depth of sharpness

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when i was lying in the grass in spain one day, i started thinking about depth of sharpness/field.
you know – low f-number >> very unsharp background, high f-number >> sharper background.

since a low f-number stands for a wide aperture (and so on), this basic optical correlation must also apply to the human eye – with the iris as a “biological aperture”.
if so, our range of vision would look like this, depending on how much light is available:



but it doesn’t really matter, because of the retina’s structure, and the mind’s way of interpreting the optical information into our vision: the only spot in the retina with a high enough resolution to allow seeing a clear image is the yellow spot (or macula lutea) [wikipedia: en, de].
the actual image produced by our eyes is pretty much like a totally blurred overview with a tiny, perfectly focussed circle.
the impression of the completely-in-focus-world we see everyday is just what our conscience fabricates from the blurry picture, and the high-quality information it gets by moving the eye around to get everything interesting into the macula‘s region.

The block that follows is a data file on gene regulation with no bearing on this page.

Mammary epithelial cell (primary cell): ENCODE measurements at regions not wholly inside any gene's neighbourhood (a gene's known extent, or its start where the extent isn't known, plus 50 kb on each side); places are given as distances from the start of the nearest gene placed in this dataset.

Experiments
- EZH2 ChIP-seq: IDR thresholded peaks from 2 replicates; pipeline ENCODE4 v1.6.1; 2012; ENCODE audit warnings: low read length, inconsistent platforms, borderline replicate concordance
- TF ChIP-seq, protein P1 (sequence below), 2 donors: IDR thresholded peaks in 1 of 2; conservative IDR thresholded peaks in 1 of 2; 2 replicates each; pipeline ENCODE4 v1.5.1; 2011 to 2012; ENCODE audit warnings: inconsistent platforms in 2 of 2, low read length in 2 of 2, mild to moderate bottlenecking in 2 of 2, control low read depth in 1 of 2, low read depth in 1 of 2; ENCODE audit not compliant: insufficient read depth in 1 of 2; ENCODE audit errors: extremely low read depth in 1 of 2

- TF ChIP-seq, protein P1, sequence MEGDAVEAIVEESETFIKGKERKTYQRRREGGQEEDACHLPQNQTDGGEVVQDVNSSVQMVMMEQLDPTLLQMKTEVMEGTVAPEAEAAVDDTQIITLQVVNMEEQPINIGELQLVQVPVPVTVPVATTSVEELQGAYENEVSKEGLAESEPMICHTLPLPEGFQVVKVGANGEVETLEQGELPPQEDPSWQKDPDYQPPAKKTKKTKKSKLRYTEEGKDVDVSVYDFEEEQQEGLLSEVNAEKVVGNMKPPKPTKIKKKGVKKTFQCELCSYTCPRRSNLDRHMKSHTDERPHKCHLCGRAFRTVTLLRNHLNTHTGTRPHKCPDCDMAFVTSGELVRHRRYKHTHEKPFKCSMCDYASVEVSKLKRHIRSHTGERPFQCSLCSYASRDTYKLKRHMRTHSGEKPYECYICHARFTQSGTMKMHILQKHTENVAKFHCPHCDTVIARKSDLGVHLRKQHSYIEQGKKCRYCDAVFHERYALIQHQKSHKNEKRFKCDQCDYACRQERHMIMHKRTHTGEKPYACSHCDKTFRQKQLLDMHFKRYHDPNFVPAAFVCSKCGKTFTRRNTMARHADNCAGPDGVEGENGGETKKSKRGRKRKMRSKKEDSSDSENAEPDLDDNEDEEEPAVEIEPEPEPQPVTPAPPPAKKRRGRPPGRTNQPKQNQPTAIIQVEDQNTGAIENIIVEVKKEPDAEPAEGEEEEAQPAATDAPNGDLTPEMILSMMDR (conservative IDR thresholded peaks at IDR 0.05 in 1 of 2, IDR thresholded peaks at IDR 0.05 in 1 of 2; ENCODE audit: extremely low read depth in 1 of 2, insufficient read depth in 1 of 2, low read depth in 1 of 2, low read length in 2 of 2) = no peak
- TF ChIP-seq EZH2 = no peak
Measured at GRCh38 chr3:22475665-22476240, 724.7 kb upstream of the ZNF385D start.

if there wasn’t such a big difference in the retina’s quality, we wouldn’t have to follow the lines with our eyes to read a newspaper. then, this optical effect would also apply to our vision.
but it’s the other way round – if you see something interesting, you “look there” (e.g. you adjust your eye to get that part’s light into your yellow spot) and get the additional information…

yes, i had too much time to think during my holiday :neutral:

[categories: nature, photo]

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